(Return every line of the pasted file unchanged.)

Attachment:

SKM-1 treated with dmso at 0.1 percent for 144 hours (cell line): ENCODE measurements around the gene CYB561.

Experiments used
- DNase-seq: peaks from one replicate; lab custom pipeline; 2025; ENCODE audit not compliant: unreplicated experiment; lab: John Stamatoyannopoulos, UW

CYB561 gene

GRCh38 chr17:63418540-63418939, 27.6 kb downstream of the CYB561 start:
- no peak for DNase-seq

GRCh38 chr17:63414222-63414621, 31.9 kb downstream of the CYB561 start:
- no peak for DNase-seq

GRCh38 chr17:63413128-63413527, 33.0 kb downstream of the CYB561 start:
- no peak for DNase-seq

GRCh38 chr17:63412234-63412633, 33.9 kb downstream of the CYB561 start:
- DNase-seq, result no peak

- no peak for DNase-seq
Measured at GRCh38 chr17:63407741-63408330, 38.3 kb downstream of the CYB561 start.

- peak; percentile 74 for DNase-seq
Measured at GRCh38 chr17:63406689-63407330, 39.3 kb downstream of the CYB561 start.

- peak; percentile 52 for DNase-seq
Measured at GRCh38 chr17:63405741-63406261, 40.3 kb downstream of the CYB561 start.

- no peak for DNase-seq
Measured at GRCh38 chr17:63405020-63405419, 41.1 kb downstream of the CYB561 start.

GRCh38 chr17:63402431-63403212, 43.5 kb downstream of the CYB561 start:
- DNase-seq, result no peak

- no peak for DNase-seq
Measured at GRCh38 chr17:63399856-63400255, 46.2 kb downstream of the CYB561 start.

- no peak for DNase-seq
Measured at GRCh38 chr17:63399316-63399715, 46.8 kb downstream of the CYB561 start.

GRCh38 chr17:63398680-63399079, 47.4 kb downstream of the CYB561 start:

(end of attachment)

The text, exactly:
SKM-1 treated with dmso at 0.1 percent for 144 hours (cell line): ENCODE measurements around the gene CYB561.

Experiments used
- DNase-seq: peaks from one replicate; lab custom pipeline; 2025; ENCODE audit not compliant: unreplicated experiment; lab: John Stamatoyannopoulos, UW

CYB561 gene

GRCh38 chr17:63418540-63418939, 27.6 kb downstream of the CYB561 start:
- no peak for DNase-seq

GRCh38 chr17:63414222-63414621, 31.9 kb downstream of the CYB561 start:
- no peak for DNase-seq

GRCh38 chr17:63413128-63413527, 33.0 kb downstream of the CYB561 start:
- no peak for DNase-seq

GRCh38 chr17:63412234-63412633, 33.9 kb downstream of the CYB561 start:
- DNase-seq, result no peak

- no peak for DNase-seq
Measured at GRCh38 chr17:63407741-63408330, 38.3 kb downstream of the CYB561 start.

- peak; percentile 74 for DNase-seq
Measured at GRCh38 chr17:63406689-63407330, 39.3 kb downstream of the CYB561 start.

- peak; percentile 52 for DNase-seq
Measured at GRCh38 chr17:63405741-63406261, 40.3 kb downstream of the CYB561 start.

- no peak for DNase-seq
Measured at GRCh38 chr17:63405020-63405419, 41.1 kb downstream of the CYB561 start.

GRCh38 chr17:63402431-63403212, 43.5 kb downstream of the CYB561 start:
- DNase-seq, result no peak

- no peak for DNase-seq
Measured at GRCh38 chr17:63399856-63400255, 46.2 kb downstream of the CYB561 start.

- no peak for DNase-seq
Measured at GRCh38 chr17:63399316-63399715, 46.8 kb downstream of the CYB561 start.

GRCh38 chr17:63398680-63399079, 47.4 kb downstream of the CYB561 start: